Fruit trees, especially the good old British apple, are adapted to local conditions and some varieties will only thrive within a small area, that’s why it pays to buy your trees locally at Cleeve Nursery, where our experience counts.
Ever popular, the apple is the staple fruit and if you stock your garden with care you can enjoy an extended harvest from July to December. The blossom is particularly beautiful and the familiar, wide apple tree shape evocative of West Country orchards.
Apples keep well in a cool, dark, airy garage or shed, so you could be eating your own fruit for most of the year. And selecting a range of apple varieties means that, even if there is a late frost that ruins the blossom on some trees, you will still get some fruit.
Consider a trio of a cooking apple, a crisp green desert and a contrasting golden, red or russet apple.
Watch a short video on how to tell when apples are ripe and how to store them easily.
Belonging to the same plant family as the apple and very similar in cultivation, propagation and pollination, pears trees are medium sized, and can reach to up to 17m tall. They normally have a tall and elegant, narrow crown, although some are shrubby.
You can buy plum trees to suit nearly every type of garden, from trees and bushes to cordons and espaliers, which, on a south or west-facing wall, only grow to around 2m high and 3m wide. Ideal for larger gardens, bush-trained plum trees grow to up to 4m in height, or for a really large tree try half standards (up to 6m), or even standard plum trees (8m).
The choice here is sweet cherries for eating or sour cherries for cooking and making jam. The best and most famous sour cherry is the Morello, which, being a later-bloomer, is very hardy and also self-fertile. There are many varieties of sweet cherry, several of which need a partner for pollination, so be sure to ask our advice and buy two that flower at the same time.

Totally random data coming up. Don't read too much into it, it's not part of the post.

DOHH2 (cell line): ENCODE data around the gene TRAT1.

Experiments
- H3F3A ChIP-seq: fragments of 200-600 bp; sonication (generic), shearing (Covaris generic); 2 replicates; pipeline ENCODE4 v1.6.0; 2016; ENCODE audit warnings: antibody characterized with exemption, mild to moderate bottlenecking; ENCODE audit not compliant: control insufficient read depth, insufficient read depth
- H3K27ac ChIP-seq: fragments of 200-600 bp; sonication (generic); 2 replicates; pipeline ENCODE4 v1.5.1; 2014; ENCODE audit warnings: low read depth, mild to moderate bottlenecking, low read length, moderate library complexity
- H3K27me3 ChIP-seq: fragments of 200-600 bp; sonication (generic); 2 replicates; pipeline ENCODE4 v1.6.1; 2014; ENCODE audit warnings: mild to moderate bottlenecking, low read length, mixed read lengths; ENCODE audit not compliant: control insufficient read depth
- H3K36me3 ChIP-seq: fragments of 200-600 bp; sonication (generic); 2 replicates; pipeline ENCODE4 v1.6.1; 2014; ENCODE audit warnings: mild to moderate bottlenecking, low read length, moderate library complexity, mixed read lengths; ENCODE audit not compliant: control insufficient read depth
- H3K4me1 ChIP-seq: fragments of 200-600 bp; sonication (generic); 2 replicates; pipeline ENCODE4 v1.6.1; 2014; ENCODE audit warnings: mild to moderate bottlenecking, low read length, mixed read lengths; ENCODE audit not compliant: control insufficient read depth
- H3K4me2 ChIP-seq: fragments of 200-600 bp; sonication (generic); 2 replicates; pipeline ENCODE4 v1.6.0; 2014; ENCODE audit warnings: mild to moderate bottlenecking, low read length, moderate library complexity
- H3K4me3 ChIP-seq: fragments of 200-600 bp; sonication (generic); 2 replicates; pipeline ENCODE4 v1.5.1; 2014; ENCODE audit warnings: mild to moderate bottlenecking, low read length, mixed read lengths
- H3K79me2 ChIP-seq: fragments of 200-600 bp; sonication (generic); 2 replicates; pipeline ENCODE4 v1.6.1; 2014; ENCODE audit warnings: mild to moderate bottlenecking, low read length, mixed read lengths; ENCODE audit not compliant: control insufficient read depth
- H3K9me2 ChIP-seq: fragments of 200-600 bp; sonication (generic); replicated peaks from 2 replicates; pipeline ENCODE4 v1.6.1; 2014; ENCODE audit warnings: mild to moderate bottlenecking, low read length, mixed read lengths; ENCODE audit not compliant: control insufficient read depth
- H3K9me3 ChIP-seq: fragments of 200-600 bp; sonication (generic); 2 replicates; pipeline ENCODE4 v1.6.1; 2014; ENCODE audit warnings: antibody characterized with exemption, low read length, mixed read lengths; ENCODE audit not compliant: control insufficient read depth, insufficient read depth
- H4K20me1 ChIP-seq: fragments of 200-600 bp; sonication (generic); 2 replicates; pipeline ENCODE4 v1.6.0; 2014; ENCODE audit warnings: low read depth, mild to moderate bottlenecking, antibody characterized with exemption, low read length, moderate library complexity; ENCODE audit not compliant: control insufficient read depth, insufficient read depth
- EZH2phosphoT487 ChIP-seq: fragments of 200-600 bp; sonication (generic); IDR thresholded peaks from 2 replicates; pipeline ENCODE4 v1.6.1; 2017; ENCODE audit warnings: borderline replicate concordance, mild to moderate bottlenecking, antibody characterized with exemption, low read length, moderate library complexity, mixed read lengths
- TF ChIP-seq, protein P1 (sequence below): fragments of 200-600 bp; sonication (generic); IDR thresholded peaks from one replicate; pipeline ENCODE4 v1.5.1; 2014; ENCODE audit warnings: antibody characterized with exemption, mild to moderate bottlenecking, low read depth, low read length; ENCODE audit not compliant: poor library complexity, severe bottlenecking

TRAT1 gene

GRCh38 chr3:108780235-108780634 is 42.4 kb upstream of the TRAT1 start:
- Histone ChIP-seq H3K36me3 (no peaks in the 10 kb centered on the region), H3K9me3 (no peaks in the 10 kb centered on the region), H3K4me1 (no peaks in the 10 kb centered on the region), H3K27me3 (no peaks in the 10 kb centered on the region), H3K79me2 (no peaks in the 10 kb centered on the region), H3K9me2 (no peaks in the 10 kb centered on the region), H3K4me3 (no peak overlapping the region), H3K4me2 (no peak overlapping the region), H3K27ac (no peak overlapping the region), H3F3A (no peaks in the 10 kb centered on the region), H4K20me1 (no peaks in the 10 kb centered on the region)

Once again, available space will determine the size of tree that you can grow. Half standard cherry trees will reach about 5 metres high. Bush cherry trees, being short with a trunk about 1m high and a final height of about 3m, are suitable for the average garden and easy to harvest. Fan trained cherry trees, grown flat against walls or fences, are good for smaller gardens – choose the smallest tree and prune it into the desired shape for this option.
An unusual, but once highly prized fruit, medlar trees are usually grown for their ornamental value these days, which is a shame because the fruit is sweet and sharp and delicious. However, to make it edible it has to be bletted – that is kept until the skin is wrinkled and brown and the flesh is mushy.
The tree is low, twisty and spreading, with interestingly gnarled bark, and pretty white flowers in May-June. The thick, downy foliage goes through several attractive colour changes throughout the year, with stunning autumn hues of pink, red and orange, exotically striped by the green leaf-veins.
Medlars are deciduous and self- pollinating.